President Trump has thrown down the gauntlet with China, vowing to impose tariffs on as much as $450 billion in goods.
Investors are trying to separate the signal from the noise, but a full-fledged trade war would hurt both economies, in my view.
China not only buys US soybean exports and Boeing jets, but it’s also a major investor in the American economy.
That in turn supports jobs around the country.
Trouble is, there are disturbing signs that Chinese money may be drying up.
Consider: Chinese investment dropped 92% during the first five months of 2018, a time of growing trade tensions, compared to the same period the year before, according to the Rhodium Group, a research firm that tracks Chinese foreign investment.
China also owns about $1.2 trillion in Treasury bonds.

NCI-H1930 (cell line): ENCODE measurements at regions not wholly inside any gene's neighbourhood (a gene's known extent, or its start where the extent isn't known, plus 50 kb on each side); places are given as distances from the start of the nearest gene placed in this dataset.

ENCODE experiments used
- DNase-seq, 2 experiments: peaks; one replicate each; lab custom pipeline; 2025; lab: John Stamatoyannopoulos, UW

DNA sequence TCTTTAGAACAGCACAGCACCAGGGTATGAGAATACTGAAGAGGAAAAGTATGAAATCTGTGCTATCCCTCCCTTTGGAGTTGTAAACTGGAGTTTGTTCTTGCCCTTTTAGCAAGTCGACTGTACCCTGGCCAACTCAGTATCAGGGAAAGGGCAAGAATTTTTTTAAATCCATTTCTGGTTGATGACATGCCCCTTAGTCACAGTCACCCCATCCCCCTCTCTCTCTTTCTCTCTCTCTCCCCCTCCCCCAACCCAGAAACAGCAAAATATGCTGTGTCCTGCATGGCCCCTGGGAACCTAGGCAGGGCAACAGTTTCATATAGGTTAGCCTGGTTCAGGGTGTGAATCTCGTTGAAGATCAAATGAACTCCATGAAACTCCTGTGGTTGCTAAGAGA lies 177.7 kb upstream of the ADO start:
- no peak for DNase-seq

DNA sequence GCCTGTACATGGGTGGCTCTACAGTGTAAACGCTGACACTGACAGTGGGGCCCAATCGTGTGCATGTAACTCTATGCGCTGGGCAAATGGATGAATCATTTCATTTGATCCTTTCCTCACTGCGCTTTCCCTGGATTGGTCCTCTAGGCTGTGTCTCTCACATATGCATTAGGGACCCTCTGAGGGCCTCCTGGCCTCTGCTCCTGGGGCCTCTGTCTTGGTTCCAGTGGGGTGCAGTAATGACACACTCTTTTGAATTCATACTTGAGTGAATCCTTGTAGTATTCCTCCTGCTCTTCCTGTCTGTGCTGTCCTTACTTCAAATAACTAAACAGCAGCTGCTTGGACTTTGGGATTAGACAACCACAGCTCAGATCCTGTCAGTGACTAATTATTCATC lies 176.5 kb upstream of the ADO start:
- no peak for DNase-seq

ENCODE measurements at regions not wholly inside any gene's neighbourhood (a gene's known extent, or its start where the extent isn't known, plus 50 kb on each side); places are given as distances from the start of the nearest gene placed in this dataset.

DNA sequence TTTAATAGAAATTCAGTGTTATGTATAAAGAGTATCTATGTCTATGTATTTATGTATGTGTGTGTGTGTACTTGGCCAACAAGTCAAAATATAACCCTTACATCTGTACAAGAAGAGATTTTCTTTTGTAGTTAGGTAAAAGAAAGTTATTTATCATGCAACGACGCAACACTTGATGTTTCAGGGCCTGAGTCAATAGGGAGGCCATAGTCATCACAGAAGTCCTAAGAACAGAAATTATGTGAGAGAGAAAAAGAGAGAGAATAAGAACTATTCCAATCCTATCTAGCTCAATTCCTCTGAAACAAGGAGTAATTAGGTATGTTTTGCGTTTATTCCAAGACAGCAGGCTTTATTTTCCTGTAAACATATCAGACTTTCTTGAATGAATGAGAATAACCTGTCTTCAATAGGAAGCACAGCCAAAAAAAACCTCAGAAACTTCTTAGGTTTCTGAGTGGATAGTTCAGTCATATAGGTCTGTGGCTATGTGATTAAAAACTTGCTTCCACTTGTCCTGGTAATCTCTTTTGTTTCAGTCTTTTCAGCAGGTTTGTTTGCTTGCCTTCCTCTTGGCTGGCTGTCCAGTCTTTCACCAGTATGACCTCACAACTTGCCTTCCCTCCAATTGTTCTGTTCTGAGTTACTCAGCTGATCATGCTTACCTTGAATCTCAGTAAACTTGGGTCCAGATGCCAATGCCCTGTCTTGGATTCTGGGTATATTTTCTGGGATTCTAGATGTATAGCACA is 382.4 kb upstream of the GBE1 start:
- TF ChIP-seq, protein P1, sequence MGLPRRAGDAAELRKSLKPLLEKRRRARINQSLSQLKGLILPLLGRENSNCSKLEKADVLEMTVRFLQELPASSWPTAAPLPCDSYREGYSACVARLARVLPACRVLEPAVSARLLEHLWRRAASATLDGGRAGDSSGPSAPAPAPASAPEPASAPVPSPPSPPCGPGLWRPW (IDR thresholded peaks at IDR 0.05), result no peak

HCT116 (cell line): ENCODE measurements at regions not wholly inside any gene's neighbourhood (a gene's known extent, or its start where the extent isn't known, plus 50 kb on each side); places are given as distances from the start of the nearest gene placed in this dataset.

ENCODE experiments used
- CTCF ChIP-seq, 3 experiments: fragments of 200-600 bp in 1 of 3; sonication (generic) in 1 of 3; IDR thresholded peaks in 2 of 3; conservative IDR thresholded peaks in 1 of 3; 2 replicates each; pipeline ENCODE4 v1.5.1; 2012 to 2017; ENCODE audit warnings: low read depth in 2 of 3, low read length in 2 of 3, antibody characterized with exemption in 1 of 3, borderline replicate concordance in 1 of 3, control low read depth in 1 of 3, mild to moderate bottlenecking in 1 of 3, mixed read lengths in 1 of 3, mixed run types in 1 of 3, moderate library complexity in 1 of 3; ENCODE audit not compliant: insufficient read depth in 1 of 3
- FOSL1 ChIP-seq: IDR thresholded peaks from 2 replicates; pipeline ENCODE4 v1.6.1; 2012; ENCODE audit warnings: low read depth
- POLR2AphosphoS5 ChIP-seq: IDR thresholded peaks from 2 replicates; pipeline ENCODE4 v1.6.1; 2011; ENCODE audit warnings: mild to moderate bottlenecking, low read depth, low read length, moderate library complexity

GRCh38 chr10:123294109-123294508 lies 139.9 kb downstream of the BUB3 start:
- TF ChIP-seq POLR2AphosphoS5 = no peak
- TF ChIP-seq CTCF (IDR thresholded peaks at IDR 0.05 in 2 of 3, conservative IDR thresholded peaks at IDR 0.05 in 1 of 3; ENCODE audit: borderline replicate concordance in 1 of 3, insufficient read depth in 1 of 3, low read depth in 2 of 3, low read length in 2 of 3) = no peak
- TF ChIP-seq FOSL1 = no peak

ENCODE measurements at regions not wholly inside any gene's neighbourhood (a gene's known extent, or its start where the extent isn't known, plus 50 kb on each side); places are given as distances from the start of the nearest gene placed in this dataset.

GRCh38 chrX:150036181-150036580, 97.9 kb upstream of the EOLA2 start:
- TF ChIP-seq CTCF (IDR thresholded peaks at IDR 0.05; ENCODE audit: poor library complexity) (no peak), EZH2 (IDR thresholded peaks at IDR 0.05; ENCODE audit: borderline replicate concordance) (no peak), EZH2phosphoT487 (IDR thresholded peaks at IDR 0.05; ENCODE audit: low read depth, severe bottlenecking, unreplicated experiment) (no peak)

True, China is unlikely to sell its holdings all at once, in my view. I think it would suffer losses on the way out the door.
However, if it chooses to stop buying new Treasury bonds as old ones mature, that may place upward pressure on US interest rates over time.
There’s no denying that China has a long history of product piracy of foreign goods and technology, as well as dumping steel in international markets.
So pushing China to improve its intellectual property protections makes sense, in my opinion. But a full-blown trade war makes doesn’t, in my view.
Overall, the two-way trade relationship has been good for both economies.
The US consumer has access to low-priced electronics and clothing made in China. Meanwhile, China has access to high-end aircraft and iPhones.
Here’s to hoping cooler heads prevail in Washington and Beijing.
- Xavier Brenner has covered global market, business and economic trends for Interactive Brokers Asset Management since 2013. An experienced financial journalist, Brenner offers analysis and insights on the stories that matter to the discerning investor.